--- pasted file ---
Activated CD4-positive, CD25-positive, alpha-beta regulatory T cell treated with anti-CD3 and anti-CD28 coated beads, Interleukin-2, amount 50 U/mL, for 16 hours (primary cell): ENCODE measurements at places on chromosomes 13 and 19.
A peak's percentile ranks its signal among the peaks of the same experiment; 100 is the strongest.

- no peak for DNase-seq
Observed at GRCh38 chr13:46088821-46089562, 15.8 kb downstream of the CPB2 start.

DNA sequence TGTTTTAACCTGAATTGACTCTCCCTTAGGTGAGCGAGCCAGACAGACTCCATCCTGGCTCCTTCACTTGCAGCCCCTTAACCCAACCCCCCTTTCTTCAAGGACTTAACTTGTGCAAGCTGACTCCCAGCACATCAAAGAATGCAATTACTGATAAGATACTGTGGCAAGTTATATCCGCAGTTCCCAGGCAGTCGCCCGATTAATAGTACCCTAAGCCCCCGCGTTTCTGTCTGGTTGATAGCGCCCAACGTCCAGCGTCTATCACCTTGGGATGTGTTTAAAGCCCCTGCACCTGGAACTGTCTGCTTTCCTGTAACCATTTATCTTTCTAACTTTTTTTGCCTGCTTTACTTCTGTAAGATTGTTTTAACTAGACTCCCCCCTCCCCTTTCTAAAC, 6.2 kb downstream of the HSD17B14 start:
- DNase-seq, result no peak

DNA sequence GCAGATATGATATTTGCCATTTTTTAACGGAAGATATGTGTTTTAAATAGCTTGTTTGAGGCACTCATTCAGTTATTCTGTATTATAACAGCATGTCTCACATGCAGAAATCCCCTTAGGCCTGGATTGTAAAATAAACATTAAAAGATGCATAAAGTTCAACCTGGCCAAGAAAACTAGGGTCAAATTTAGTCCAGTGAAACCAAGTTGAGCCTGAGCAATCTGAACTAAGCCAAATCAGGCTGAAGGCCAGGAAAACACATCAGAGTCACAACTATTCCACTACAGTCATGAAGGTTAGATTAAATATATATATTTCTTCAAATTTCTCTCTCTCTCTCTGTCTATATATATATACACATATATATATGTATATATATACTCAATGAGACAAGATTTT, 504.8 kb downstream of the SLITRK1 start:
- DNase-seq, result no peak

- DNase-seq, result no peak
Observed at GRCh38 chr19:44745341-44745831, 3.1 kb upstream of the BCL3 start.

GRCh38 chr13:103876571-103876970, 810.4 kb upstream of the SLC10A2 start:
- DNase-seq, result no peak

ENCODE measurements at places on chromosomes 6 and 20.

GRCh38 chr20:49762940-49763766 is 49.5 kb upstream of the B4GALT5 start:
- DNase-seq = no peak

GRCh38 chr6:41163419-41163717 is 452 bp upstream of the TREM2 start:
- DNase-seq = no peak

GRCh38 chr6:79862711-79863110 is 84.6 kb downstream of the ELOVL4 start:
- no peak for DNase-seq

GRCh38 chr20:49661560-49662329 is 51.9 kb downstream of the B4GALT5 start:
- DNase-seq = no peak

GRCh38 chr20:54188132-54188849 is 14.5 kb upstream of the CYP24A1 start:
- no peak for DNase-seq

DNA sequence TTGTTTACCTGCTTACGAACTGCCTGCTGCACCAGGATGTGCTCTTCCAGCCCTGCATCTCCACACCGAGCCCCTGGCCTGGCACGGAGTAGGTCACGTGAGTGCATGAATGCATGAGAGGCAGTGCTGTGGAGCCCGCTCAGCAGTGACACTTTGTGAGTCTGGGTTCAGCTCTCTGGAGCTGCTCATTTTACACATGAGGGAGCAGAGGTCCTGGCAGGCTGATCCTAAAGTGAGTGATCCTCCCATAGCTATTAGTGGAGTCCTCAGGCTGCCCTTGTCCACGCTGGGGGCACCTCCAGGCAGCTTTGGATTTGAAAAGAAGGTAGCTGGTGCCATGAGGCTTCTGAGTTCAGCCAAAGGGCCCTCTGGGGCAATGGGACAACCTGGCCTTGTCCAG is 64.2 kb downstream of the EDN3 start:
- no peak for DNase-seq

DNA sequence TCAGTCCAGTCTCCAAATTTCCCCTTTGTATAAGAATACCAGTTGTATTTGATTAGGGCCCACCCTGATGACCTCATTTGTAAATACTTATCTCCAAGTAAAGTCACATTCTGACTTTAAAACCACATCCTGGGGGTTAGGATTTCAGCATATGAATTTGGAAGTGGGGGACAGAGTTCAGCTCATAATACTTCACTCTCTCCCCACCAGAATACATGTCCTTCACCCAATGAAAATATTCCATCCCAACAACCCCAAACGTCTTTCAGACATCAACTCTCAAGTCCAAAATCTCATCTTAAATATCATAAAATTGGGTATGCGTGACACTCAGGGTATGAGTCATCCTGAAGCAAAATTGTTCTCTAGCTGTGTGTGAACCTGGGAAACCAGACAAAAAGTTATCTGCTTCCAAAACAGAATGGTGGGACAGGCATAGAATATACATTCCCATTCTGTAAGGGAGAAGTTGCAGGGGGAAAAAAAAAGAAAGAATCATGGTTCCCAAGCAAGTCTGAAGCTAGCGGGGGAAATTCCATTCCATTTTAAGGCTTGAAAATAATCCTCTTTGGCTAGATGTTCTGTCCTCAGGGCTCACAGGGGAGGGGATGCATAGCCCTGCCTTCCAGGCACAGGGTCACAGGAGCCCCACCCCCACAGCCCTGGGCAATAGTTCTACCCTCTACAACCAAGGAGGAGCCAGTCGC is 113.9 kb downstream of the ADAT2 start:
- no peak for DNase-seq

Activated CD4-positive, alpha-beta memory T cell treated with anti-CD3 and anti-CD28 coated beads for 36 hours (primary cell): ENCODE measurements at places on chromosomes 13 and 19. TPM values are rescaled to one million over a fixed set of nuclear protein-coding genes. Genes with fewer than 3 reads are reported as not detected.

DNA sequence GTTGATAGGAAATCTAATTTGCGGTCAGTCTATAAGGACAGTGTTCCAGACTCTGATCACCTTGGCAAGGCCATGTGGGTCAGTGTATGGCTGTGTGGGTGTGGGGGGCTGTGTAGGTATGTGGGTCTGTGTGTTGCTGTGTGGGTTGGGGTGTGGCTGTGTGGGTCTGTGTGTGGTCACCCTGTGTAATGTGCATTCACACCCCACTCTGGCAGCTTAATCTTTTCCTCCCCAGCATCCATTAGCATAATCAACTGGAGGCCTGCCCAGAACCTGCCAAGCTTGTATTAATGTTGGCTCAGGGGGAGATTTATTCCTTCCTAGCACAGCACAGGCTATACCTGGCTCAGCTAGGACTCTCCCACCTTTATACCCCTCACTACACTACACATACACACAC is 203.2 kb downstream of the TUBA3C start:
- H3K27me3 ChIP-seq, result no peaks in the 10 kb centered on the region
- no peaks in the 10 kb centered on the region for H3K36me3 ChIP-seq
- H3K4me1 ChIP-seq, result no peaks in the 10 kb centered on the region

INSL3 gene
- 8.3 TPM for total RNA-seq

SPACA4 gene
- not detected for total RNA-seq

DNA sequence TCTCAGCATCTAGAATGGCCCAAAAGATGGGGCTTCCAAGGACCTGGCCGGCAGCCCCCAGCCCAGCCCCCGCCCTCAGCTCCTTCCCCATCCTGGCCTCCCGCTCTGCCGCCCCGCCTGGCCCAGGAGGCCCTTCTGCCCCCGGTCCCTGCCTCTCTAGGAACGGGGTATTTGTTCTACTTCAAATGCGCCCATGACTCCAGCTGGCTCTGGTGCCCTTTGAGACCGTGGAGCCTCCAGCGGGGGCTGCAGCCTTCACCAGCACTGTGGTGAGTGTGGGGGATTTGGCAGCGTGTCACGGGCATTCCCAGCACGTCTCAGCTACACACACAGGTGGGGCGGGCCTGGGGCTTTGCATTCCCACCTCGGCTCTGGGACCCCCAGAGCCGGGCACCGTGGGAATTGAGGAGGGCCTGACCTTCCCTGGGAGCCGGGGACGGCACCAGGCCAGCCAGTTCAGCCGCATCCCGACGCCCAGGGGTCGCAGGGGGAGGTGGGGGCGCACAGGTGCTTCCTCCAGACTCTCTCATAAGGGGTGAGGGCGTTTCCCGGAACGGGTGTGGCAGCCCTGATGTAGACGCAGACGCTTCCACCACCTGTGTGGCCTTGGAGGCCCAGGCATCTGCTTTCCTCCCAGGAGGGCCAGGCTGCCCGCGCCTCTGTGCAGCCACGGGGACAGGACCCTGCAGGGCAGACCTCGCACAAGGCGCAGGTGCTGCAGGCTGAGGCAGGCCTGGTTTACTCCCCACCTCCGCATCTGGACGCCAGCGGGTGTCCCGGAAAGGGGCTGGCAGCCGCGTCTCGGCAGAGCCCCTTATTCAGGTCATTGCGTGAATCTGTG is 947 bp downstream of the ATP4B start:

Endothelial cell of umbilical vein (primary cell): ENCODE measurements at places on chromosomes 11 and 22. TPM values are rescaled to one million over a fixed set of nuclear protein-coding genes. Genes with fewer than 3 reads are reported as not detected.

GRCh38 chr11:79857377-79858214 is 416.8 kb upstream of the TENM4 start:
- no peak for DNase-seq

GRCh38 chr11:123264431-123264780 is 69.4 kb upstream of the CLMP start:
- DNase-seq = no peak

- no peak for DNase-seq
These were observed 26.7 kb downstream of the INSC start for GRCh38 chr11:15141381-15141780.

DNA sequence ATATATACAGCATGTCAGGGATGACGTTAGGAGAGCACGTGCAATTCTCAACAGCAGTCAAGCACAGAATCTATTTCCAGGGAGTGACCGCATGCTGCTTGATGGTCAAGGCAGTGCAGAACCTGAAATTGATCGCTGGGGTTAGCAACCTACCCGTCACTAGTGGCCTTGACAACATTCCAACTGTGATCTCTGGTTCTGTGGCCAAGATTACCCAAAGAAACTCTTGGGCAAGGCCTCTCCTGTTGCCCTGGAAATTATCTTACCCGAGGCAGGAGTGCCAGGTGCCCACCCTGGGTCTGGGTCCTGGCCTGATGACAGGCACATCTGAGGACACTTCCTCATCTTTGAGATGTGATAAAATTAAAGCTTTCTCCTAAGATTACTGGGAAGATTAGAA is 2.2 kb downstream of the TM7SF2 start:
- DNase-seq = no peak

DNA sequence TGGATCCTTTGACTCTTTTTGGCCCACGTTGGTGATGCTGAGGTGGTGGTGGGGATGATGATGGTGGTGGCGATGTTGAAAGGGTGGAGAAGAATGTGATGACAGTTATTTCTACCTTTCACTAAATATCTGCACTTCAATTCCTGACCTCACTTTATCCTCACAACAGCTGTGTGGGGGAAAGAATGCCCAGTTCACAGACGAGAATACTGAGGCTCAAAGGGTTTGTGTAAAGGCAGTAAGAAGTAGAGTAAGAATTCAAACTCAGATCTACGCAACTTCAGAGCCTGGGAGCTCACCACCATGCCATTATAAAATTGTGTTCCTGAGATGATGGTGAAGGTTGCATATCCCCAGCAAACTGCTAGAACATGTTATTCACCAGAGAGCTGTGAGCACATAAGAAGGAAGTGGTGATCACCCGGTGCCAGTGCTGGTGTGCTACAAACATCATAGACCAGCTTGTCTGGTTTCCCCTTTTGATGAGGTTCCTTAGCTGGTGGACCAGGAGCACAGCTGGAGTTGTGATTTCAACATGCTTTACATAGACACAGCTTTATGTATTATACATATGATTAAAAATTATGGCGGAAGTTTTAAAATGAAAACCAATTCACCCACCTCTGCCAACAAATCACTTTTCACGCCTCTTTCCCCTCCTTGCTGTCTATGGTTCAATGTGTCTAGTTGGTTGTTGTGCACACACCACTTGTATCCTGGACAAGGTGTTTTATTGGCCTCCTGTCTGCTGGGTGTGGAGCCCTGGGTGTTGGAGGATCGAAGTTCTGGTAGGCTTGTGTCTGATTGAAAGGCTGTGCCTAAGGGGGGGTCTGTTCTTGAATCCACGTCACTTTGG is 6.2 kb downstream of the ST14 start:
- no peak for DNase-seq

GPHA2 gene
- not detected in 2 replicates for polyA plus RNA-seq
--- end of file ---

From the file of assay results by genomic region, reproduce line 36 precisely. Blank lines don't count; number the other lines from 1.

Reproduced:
- not detected for total RNA-seq